I See A River7″ single1970Parlophone
Mayfields Mule LP1970OdeonOnly released in Uruguay.

leaf hound

Leaf Hound were one of those bands who seemed to morph naturally from the Blues and R&B boom of the late Sixties into a heavier rock centred band of the early Seventies.

The band’s origins lie in the blues rock of South London band, Black Cat Bones, which at one point counted then future Free guitarist, Paul Kossoff and drummer Simon Kirke in their number.

When, in the latter half of 1970 Rod Price left to join Foghat, remaining members and brothers, Derek and Stuart Brooks enlisted the vocal talents of Pete French and his guitarist cousin Mick Halls.

(If Pete’s name rings a bell, it’s because he would later join Atomic Rooster performing vocal duties on their 1971 ‘In Hearing Of‘ album. He would later also play with US band, Cactus, featuring Tim Bogert and Carmine Appice )

With the addition of Keith George Young on drums, the band were re-named Leaf Hound and began gigging around UK, gaining quite a reputation for their brand of raucous rock.

A deal with the Decca label wasn’t long in being offered and by the end of 1970, ‘Growers of Mushroom‘ was recorded – legend has it, in eleven straight hours in Mayfair’s Spot studios.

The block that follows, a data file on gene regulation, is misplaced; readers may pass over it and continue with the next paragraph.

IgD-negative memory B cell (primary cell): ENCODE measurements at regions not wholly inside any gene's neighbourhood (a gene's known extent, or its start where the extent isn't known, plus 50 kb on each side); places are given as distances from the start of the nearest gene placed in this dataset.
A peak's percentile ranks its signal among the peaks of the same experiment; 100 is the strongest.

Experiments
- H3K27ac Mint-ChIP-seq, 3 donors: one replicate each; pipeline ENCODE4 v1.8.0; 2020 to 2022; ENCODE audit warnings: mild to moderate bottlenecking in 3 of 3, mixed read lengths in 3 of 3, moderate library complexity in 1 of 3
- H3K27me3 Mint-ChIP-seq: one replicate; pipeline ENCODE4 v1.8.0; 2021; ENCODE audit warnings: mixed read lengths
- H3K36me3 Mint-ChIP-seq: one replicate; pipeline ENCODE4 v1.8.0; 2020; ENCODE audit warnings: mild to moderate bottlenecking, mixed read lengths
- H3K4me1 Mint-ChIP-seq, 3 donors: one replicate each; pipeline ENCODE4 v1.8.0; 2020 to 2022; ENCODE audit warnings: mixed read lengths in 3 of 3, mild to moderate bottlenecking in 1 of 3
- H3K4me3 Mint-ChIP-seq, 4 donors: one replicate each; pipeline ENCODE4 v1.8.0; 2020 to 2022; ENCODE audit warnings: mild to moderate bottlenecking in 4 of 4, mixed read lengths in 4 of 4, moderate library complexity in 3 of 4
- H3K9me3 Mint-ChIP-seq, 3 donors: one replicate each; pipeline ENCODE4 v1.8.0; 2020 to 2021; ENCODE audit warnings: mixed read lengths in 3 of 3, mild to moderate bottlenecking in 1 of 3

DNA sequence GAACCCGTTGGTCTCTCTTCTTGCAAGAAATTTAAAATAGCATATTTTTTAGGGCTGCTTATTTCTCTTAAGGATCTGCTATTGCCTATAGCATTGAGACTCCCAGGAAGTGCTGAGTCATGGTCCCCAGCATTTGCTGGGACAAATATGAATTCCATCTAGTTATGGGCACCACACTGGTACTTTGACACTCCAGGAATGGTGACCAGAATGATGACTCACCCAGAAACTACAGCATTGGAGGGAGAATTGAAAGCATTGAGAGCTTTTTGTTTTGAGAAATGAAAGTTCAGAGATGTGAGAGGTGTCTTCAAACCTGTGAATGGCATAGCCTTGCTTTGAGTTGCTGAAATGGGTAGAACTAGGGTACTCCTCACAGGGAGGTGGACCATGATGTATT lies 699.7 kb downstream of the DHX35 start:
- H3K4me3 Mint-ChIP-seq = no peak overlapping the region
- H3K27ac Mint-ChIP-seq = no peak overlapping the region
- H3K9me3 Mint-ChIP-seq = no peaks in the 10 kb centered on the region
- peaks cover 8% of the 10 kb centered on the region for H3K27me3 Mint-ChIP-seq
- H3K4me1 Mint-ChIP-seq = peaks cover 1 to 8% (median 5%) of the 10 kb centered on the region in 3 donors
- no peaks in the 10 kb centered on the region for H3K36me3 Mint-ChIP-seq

Strangely though, having toured Germany, the album was licensed to that country’s Telefunken label before being released in UK. Even more weird, was the album being produced without either the title track (see top of post and ‘Freelance Fiend‘ which opens the subsequently released UK version.

In the autumn of 1971, ‘Growers of Mushroom‘ was finally granted its UK release, but by that time, the band had called it quits and all moved on to other projects.

Their legacy is this storming album of heavy rock. It may be pretty generic stuff, at times sounding like Jethro Tull, (the title track and ‘Sad Road to the Sea’) and others with hints of Led Zeppelin / Free, but it does have a character of its own and the more I listen to it, the more I love it!

I should add that my copy is a re-press on the Akarma Record Label. It’s not an original 1971 Decca release, copies of which sold for £4732 and £4218 via Discogs in 2019! This makes the album one of the most expensive major label recordings of the Prog Rock era.

In 2004, Pete French and Mick Halls formed a new version of Leaf Hound, recording an album ‘Unleashed‘ which was well received on release in 20007. I believe they continue to perform live to this day.

This is them back in 2012.

LEAF HOUND
Pete French – Vocals
Derek Brooks – Guitar
Stuart Brooks – Bass
Mick Halls – Lead Guitar
Keith George Young – Drums

TITLEFORMATYEARLABEL NOTES

Drowned My Life In Fear / It’s Gonna Get Better
7″ single1971TelefunkenListing only the releases from the initial incarnation of the band.
Leaf HoundLP1970Telefunken
Growers Of MushroomLP1971Decca



fuzzy duck